by Lori Edwards, Sustainer
Each October. brings a level of anxiety and grief that continues to blind side me, even in the fifth October since finding a lump in my breast. Maybe its the total pink out and all the “pink” events, maybe it’s the fact that October was the month in 2017 where scans and biopsies determined that the lump was in fact cancer, and an especially aggressive type know as Triple Negative Breast Cancer (TNBC). The month of changing leaves and cooler temperatures full of pumpkins and warm beverages is a trigger I never quite see coming.
TNBC is a type of breast cancer that has no fuel source, as I like to say. It has no hormone receptors or HER2 protein fueling the growth of this type of cancer. And because of this lack of a fuel source, currently doctors have to kill it dead with chemotherapy to keep it from spreading. The upside to my diagnosis – its an automatic trip to chemo. This means my doctors opted for chemo before surgery and because of that I know that the eight rounds of dose dense chemo over 16 weeks I endured WORKED. Six months after my breast cancer journey began surgery would reveal that the tumor was gone, and the margins of tissue around it were clear, as were the three lymph nodes in my underarm they removed. NED – no evidence of disease.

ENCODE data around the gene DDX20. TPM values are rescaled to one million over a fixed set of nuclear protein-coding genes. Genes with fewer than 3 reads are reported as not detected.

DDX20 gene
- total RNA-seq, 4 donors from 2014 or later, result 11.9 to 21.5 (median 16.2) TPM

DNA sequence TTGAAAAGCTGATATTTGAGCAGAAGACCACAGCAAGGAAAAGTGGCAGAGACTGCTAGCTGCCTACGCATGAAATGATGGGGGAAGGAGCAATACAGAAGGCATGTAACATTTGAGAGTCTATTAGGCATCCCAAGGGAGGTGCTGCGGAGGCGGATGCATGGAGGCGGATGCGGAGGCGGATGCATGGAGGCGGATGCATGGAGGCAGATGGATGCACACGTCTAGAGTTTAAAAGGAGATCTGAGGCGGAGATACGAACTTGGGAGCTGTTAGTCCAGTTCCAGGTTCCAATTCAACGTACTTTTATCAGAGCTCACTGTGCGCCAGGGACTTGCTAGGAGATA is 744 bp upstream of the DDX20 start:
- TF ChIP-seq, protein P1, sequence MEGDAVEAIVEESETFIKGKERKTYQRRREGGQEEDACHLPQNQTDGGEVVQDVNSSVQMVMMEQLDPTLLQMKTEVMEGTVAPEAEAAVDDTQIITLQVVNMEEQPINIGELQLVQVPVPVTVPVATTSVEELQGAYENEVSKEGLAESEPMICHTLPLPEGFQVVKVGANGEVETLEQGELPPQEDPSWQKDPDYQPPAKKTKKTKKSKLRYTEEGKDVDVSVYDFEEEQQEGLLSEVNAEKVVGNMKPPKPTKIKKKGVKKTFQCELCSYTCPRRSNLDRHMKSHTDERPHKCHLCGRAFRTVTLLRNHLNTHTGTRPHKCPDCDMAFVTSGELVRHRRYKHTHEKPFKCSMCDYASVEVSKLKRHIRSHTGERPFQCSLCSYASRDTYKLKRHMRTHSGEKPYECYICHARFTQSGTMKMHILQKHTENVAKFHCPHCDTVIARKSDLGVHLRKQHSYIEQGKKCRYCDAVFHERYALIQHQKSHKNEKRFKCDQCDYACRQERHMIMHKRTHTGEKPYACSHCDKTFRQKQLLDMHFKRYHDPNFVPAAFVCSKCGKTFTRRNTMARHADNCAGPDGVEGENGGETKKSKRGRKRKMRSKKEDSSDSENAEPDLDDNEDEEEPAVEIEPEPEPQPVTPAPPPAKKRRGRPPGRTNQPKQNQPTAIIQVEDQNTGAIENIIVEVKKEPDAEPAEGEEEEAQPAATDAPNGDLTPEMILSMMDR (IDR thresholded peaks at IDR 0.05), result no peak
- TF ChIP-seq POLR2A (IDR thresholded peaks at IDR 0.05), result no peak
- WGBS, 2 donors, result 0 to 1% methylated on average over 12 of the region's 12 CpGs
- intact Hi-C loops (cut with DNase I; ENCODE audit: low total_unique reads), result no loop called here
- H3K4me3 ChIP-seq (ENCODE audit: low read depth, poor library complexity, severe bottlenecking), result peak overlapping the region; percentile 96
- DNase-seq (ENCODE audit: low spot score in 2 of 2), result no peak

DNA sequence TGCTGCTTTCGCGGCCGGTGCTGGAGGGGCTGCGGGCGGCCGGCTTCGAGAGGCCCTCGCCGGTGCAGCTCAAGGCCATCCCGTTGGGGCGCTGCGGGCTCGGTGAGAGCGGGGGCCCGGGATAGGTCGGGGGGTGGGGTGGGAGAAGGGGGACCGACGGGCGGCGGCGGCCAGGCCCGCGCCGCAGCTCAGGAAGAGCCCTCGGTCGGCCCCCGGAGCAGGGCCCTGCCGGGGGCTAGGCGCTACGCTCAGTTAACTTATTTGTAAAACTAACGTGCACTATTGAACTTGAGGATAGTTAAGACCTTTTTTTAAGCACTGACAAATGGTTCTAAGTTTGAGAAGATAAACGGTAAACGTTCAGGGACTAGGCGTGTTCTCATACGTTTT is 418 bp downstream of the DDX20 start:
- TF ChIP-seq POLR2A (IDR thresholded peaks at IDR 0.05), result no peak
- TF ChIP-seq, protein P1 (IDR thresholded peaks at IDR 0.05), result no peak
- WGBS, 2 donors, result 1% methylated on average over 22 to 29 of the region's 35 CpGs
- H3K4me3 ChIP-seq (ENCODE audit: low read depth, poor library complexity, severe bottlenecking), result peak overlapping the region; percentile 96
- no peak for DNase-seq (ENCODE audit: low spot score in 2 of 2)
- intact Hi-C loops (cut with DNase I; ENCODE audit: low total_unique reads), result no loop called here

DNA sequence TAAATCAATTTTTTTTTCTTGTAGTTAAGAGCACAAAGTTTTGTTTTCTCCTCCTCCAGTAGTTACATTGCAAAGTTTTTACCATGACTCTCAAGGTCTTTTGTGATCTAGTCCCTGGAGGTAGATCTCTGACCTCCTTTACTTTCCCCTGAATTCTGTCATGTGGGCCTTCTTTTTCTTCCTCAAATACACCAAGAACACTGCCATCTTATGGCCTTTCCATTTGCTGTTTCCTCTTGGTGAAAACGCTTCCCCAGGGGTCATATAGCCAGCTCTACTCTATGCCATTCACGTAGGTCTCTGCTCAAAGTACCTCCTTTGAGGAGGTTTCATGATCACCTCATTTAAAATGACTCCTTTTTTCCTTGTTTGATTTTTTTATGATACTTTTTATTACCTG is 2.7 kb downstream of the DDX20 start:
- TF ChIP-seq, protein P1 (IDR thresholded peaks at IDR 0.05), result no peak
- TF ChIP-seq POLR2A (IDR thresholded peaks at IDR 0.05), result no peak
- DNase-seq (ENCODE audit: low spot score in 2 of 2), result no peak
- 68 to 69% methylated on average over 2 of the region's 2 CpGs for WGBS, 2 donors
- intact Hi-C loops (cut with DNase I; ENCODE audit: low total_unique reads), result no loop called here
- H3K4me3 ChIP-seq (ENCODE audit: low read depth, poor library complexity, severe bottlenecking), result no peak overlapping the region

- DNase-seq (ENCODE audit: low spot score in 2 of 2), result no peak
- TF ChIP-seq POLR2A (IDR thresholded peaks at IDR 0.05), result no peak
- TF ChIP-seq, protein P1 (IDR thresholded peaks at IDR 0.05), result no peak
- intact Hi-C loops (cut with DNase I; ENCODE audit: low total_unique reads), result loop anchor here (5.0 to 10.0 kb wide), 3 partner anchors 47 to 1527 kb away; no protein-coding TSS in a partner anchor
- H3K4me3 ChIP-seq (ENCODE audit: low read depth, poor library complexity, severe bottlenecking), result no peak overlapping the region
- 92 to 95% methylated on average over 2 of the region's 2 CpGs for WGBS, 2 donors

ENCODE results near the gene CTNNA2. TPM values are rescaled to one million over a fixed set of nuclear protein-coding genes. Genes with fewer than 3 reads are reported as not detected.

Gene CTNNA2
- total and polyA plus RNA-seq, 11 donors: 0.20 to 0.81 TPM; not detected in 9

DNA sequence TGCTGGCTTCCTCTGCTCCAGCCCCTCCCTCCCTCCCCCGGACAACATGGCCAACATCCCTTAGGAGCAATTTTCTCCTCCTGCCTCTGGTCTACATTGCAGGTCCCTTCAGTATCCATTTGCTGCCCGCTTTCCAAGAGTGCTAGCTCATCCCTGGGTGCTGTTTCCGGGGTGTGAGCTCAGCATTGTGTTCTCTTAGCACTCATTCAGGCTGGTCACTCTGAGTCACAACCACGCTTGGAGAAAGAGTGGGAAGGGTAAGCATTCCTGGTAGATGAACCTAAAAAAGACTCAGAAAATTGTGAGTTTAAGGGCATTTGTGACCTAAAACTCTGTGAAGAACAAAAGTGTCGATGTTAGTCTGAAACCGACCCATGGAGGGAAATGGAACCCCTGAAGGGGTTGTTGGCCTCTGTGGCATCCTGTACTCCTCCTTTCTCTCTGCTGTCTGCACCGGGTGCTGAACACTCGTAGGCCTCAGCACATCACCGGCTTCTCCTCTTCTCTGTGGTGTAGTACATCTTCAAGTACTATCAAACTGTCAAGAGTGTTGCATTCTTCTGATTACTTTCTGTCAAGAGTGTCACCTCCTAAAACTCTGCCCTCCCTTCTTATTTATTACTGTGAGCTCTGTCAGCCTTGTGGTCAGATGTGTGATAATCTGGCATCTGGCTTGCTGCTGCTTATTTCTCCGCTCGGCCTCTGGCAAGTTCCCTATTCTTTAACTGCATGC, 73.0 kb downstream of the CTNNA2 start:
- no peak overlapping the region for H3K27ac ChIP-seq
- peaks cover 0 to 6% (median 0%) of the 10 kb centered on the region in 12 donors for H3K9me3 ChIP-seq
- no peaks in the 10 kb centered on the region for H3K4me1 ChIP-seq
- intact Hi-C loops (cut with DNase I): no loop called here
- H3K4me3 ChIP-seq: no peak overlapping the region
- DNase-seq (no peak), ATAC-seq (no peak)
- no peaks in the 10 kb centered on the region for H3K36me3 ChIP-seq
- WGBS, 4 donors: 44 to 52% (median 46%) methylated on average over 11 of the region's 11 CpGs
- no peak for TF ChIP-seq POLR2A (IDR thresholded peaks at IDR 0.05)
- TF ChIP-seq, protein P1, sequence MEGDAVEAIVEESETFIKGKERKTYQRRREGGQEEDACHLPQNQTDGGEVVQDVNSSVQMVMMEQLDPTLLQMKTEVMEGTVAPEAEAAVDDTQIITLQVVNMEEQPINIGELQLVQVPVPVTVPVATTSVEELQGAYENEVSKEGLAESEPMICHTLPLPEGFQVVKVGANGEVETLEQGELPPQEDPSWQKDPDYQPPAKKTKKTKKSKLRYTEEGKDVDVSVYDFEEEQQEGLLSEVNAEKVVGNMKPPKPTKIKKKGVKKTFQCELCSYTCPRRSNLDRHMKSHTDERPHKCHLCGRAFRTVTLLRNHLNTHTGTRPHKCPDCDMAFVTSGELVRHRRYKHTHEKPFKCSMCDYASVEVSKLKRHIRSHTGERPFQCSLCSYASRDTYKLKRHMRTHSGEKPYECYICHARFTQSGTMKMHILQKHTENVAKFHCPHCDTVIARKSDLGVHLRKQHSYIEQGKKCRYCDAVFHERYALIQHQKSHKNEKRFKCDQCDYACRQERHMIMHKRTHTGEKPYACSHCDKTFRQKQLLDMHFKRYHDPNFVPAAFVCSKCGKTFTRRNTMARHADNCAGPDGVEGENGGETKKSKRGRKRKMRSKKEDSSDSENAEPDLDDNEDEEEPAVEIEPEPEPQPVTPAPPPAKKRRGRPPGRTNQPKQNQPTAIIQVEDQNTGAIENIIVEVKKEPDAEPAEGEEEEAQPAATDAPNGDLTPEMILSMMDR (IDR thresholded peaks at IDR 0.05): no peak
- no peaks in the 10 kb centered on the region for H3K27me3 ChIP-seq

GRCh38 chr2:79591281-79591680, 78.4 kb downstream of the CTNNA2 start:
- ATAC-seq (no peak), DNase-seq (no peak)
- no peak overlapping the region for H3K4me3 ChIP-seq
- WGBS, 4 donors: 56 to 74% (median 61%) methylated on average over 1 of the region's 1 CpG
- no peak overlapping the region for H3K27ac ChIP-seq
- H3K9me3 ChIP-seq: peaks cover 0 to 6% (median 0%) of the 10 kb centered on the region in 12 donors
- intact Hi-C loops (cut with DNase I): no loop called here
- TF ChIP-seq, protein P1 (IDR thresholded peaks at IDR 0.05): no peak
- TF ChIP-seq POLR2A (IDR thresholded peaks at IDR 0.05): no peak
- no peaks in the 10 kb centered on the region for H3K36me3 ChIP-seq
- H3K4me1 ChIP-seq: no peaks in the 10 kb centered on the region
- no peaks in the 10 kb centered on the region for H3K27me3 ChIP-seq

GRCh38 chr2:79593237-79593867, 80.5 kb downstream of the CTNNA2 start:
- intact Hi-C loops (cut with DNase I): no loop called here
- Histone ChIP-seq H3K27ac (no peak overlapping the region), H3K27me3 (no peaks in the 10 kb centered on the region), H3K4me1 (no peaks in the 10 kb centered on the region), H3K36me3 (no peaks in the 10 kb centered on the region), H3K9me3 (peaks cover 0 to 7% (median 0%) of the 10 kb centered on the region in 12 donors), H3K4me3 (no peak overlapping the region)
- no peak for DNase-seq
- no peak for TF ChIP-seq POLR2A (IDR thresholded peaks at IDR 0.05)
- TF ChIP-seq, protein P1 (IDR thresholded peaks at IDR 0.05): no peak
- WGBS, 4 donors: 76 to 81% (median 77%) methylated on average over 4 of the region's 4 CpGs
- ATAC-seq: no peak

My treatment also included 21 rounds of radiation after surgery and as Memorial Day weekend 2018 rolled in, treatment was over, I was done. My life could go back to normal, except with a cancer diagnosis your old normal never returns. I suspect Covid has taught more folks this painful lesson. Once treatment ends, the terror is second only to the day of diagnosis. What now? Wait, hope, pray, freak out over every headache, every twitch of a nerve – all of the above. Am I dehydrated or is my cancer back? How long has my neck had that weird pain? Why are my eyes doing something funny? Where’s my memory?